Doctor is out collecting herbs
Updated: 2011-09-16 10:27
By Erik Nilsson (China Daily)
CHENGDU - Gathering herbs for traditional Chinese medicine nearly cost Long Xingchao his life.
As he and the other passengers in a truck hurtled toward the water after a bridge collapsed, the Sichuan businessman only had one thought: "How many people are going to die today?"
The answer, fortunately, was nobody. But his friend's leg bones broke through the skin and his calf muscle flopped out when they slammed into the river.
"My friend was sinking and couldn't move," said Long Xingchao. "I dove deeper to grab him and hauled him to shore."
After saving his companion's life, Long spent the next month sleeping on the floor of the clinic in Heilong village while his friend's leg healed.
"The conditions were horrible, but the doctor was great," Long said.
Through treatment with traditional Chinese medicine, his friend was up and around again much sooner than expected.
"That's the magic of traditional Chinese medicine."
The 42-year-old claims to have amassed the world's largest collection of traditional Chinese medicinal herbs.
About 6,000 of the samples he gathered personally, facing venomous snakes and even landslides.
He recalled driving past a mountain in Gansu province in 2009 only to look back and see a landslide bury 10 villagers.
"It whooshed down on them," he said.
"If we'd been driving just a bit slower, we would have been buried."
But Long said he was not afraid.
"If I've come as a soldier, I'm not afraid of fighting the war," he said.
"It's useless to fear danger, because it's always around. What's most important is doing what you live for. If you think about danger, you can't do anything. The most dangerous places are where I most want to go. I want to see everything I haven't and understand it."
Long's peers marvel at how he seems oblivious to deadly serpents.
"I'm too busy scouring for herbs," Long said. "Snakes only bite if you step on them."
The deputy dean of China Association of Traditional Chinese Medicine's information department, Jiang Erguo, recalled Long returning after a two-day expedition in Gansu having eaten only a couple of walnuts.
"He's comfortable no matter what when collecting herbs," Jiang said.
Long's collection includes a fossilized dinosaur jawbone, 300-year-old tetrandra roots used to dispel dampness and stop pain, luxingcao which resemble deer hearts and nourish the kidneys and spleen, and the world's biggest lingzi, a type of shelf mushroom, which weighs more than 100 kg and is worth more than 400,000 yuan ($62,600).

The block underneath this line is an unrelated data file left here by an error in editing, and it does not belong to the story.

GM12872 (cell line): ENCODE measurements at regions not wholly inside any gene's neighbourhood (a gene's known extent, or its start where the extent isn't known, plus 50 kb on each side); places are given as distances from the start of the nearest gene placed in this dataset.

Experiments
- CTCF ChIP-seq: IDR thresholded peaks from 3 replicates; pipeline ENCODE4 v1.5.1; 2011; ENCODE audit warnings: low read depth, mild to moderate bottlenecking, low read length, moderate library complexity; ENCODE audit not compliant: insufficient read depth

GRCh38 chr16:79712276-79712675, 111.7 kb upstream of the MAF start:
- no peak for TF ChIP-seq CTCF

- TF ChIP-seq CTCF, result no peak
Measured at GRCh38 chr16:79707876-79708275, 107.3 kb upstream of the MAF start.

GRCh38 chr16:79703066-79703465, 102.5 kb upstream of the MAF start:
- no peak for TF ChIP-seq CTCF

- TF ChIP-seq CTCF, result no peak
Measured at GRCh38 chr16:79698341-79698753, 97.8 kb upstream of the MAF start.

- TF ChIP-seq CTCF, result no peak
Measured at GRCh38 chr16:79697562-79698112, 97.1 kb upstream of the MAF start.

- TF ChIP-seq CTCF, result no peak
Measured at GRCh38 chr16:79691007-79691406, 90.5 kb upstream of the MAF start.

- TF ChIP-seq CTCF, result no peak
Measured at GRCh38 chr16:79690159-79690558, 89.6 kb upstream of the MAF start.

"Looking at this display, you can see traditional Chinese medicine is comprehensive," Long said.
His herbarium also showcases more than 5,000 photographs of medicinal flora, and the back wall is covered with hundreds of books - his Varieties Records - which he has written over the past 22 years on changes in traditional Chinese medicine, mostly in pricing.
Wan Deguang, former dean of the Chengdu University of Traditional Chinese Medicine, called the books "unique and of utmost value".
Long also founded a digital information center for traditional Chinese medicine in 2006, and his Web network today employs more than 400 people in 300 branches nationwide.
"Prices vary from place to place, day to day. Our goal is to stabilize them," he said.
Popularizing traditional Chinese medicine is his life's mission.
"Western medicine is like math. Chinese medicine is like philosophy," said Long, who speaks metaphorically most of the time.
He is impassioned by a belief traditional Chinese medicine has a special function in globalization.
"There is a global division of labor," Long said. "One of China's roles is to be the doctor to keep the world healthy with its traditional medicine."
Li Yu contributed to this story.